Looking at Bhushan’s case specifically, India has some of the most stringent contempt of court laws in the world. According to their laws, someone can be held guilty of contempt if she or he “scandalizes or tends to scandalize or lowers the authority of any court, interferes with judicial proceedings or obstructs the administration of justice.” A professor of law in the country, Faizan Mustafa, explains that the law is problematic at its core because “judge himself acts as a prosecutor and victim, and starts with the presumption of guilt rather than innocence.” This is the primary problem that Bhushan’s case unveils in the way India’s court currently delivers justice. It puts the judge in the middle of the case, making it impossible to act in an objective and ethical manner. They are no longer just overseeing and arbitrating the case; they are now the case. This dynamic, compounded with the fact that there are instances of corruption and overstepping of powers throughout the rest of the judiciary, spells trouble for the administration of justice and, as a result, democracy in India. Free speech is essential to any purportedly free democracy, but just saying there is free speech while punishing people for exercising it is the sign of authoritarianism. When an already powerful institution continues to amass and exercise almost unlimited power, it can be challenging for ordinary citizens and those subjected to its power, such as Bhushan, to do anything to stop it.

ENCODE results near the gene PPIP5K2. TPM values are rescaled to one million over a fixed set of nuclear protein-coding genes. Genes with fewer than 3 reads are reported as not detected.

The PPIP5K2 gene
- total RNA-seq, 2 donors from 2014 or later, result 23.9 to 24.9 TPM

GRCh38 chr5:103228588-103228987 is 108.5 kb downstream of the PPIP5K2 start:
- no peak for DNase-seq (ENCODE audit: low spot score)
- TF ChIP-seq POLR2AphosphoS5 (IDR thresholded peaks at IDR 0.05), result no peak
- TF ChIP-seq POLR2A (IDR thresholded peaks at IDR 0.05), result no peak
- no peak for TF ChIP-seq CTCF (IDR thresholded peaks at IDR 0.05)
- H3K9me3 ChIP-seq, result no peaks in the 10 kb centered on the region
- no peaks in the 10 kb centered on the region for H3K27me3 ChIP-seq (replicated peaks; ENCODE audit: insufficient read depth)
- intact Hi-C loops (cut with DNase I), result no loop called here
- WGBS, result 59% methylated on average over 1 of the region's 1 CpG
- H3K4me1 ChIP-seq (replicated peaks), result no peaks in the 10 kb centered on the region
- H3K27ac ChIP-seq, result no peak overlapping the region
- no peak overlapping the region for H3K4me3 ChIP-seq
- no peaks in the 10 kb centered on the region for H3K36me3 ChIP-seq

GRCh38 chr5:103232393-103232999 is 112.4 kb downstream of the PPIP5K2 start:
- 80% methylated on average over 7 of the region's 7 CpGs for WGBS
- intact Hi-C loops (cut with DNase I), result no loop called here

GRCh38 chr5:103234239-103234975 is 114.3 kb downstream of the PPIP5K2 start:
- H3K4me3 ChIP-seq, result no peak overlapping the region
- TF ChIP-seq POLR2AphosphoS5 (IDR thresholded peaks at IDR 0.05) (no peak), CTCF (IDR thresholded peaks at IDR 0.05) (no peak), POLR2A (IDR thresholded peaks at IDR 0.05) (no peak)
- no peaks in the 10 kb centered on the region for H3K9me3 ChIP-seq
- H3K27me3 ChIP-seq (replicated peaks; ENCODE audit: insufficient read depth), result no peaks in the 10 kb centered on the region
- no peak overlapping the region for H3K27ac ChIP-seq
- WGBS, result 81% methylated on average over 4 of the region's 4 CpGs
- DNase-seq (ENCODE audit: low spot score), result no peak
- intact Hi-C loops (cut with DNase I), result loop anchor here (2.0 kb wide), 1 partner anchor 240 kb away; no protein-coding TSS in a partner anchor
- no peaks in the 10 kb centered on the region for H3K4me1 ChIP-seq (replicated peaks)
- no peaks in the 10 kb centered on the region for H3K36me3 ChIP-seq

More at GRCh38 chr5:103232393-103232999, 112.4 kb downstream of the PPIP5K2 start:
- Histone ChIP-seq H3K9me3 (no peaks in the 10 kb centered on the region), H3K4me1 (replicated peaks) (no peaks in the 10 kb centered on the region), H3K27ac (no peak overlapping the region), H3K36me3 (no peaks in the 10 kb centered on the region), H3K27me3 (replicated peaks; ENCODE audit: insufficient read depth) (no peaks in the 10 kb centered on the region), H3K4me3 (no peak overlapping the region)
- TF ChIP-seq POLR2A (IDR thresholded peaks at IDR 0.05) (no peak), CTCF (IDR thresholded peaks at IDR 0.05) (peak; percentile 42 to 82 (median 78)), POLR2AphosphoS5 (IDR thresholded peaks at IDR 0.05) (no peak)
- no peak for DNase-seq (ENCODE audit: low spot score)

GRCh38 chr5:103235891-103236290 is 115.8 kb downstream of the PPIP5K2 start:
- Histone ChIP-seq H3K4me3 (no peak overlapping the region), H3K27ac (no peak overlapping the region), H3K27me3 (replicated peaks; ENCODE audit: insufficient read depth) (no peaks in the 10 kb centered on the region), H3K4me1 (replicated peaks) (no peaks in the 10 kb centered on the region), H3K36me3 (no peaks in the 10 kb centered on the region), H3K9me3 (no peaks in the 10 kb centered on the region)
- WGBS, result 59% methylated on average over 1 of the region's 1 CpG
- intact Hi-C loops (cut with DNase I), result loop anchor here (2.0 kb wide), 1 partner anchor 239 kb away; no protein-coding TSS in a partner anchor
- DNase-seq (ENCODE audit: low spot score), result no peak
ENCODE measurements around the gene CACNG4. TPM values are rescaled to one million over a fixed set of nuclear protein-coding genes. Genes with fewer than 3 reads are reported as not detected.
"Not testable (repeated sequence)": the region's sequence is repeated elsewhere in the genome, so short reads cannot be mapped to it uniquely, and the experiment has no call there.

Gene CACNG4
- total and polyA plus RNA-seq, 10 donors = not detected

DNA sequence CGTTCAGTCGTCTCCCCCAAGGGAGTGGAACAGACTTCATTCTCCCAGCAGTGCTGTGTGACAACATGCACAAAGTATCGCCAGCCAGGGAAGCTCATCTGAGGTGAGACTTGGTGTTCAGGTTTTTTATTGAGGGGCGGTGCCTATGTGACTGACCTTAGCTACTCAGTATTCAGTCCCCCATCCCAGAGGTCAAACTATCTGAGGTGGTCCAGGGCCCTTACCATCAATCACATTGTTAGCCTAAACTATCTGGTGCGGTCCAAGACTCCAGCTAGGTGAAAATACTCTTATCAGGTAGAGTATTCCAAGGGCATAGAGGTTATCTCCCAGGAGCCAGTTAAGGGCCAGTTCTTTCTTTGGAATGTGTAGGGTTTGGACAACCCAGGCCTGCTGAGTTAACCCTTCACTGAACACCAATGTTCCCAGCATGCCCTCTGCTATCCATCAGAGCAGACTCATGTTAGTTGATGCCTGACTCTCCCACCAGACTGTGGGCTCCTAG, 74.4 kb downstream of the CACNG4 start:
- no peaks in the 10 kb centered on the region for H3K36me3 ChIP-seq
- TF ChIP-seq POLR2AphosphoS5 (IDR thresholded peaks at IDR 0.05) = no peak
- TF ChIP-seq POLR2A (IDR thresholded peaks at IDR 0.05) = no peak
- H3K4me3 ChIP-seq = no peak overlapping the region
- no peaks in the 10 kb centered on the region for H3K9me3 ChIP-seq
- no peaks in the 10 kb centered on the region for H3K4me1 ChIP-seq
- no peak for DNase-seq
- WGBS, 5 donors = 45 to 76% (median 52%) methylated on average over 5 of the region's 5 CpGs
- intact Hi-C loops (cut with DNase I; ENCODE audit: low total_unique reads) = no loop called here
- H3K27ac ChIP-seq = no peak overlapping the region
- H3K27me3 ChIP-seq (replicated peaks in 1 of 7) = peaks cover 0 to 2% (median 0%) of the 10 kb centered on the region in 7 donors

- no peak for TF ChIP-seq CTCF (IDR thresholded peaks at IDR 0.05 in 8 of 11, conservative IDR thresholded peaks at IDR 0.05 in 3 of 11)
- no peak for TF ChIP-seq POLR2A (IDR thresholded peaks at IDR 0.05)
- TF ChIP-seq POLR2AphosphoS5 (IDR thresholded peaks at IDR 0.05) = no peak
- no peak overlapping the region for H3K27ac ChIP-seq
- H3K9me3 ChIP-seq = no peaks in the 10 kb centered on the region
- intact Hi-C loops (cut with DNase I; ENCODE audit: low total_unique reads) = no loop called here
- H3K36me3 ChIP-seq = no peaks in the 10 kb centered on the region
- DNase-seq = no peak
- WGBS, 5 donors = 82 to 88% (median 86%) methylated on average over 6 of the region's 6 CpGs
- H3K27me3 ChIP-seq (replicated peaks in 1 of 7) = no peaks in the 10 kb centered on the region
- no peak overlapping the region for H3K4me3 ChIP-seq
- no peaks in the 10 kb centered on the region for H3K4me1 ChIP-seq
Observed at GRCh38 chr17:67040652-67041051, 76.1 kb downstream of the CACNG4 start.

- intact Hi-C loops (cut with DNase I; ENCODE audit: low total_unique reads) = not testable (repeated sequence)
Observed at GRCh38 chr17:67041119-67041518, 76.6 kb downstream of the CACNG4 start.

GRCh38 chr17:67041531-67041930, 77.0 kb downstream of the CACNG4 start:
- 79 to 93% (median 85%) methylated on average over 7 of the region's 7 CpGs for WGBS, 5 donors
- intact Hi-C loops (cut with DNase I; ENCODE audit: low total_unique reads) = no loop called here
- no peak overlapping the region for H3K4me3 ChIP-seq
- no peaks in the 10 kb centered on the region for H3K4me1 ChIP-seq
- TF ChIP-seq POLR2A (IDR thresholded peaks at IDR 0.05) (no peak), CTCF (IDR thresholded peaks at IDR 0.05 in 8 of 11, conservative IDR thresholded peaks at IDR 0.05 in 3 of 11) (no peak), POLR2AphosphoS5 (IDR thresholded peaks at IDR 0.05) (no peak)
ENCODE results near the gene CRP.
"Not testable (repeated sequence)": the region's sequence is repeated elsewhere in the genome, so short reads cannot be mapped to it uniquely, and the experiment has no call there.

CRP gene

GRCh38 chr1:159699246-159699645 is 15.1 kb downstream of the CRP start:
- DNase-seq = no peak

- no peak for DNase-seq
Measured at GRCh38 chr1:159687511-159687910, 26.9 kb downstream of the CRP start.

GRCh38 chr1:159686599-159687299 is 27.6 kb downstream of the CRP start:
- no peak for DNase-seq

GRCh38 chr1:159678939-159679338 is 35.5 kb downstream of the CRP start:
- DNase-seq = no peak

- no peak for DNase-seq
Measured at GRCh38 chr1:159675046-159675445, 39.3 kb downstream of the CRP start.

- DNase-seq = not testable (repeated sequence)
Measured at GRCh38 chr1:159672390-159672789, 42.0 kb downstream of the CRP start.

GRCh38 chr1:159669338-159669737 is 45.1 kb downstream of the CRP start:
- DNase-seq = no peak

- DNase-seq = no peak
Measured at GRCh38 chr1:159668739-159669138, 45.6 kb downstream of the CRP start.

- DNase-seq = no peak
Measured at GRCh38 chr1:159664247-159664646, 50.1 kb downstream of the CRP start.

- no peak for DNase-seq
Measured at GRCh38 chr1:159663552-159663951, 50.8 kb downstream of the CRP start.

To fully solve the problem here, there needs to be significant reviews and amendments to the laws currently in place regarding contempt of court, free speech, and the judiciary’s place in Indian society. The issue here becomes the fact that the judiciary certainly would not act to limit their own power, making this issue a bit more complex and volatile, given that a judicial body would typically be the authority to turn to in such a case. What is promising is that the outcry against Bhushan’s conviction has come from all levels and been quite forceful. Public opinion and outrage forced the court to delay their sentencing of Bhushan, showing that, at least at some level, they recognize the power of the people and do not want to destabilize the situation altogether. As such, perhaps the best way to combat the judiciary’s amassing of power and convictions of people exercising their right to free speech is for the continued public decrying of Bhushan’s guilty verdict and the operation of the courts. Do not allow the issue to fall to the wayside; rather, make it something that must be addressed and discussed every day. Creating a united front and movement supporting free speech is not something the courts can ignore for very long, as they lose their power as soon as they become widely viewed as illegitimate.

Breanna McCann